Equality: A New Framework
The need for a legislative framework for ensuring equality of opportunity is not seriously questioned in the UK. However, despite the presence on the Statute book of various significant pieces legislation dating back to the mid- 1970s, there remain deep-seated structural disadvantages which blight the lives of many women, Black and Asian people, and disabled persons. Barriers can also be found in public services, including the presence of institutionalized racism in the police, and in private sector organizations. There are also insistent demands for the extension of legislation to cover discrimination on other grounds such as religion, age and sexual orientation. Discriminatory behavior cannot be remedied by legislation alone, or simply by the actions of government, courts and tribunals and Commissions. Political and social leadership, customer and peer pressure, the development of good practices and campaigning all have a crucial part to play. Employers, trade unions, social organizations and clubs, service providers and individuals all have to take voluntary action to achieve the goals of the legislation. The present acts are outdated, piecemeal and inconsistent, and fall short of the standards set by EU law, international human rights law, and the Human Rights Act. In writing this report, the authors set out to develop an accessible and cost-effective legislative framework for ensuring equality of opportunity, and to propose other measures which will promote equal opportunity policies and spur compliance with those policies. In the course of preparing the report they have considered experience in other countries. They conducted a survey of employers in Britain, Northern Ireland and the USA, which shows that human resource managers are looking for a new more inclusive approach not only to prevent discrimination but also to provide positively for the fair participation of all groups. These views, together with those of an advisory group drawn from government, the Commissions, and tribunals, as well as a panel of academic and practicing lawyers, form the backdrop to the recommendations contained in this report. It will be essential reading for all those interested in human rights, discrimination and employment law, and human resources management.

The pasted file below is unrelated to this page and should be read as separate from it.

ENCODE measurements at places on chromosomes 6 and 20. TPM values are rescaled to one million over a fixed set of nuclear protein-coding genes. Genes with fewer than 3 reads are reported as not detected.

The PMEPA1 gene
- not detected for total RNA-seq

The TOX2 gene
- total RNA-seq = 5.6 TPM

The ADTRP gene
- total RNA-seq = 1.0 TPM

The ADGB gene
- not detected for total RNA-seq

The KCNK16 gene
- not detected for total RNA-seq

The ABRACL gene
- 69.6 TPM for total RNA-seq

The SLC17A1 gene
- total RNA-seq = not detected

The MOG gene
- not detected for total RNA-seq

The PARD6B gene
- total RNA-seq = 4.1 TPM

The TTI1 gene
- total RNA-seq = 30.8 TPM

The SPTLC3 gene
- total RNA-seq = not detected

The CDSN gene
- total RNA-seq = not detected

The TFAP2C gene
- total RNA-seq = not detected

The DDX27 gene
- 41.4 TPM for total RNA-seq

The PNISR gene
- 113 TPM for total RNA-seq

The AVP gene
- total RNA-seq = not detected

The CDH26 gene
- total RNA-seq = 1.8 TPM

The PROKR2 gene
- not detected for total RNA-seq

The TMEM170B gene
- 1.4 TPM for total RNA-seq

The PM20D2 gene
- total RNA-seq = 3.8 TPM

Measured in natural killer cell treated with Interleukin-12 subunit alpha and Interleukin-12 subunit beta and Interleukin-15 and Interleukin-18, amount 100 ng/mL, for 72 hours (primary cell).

Publication Date: 8/4/2000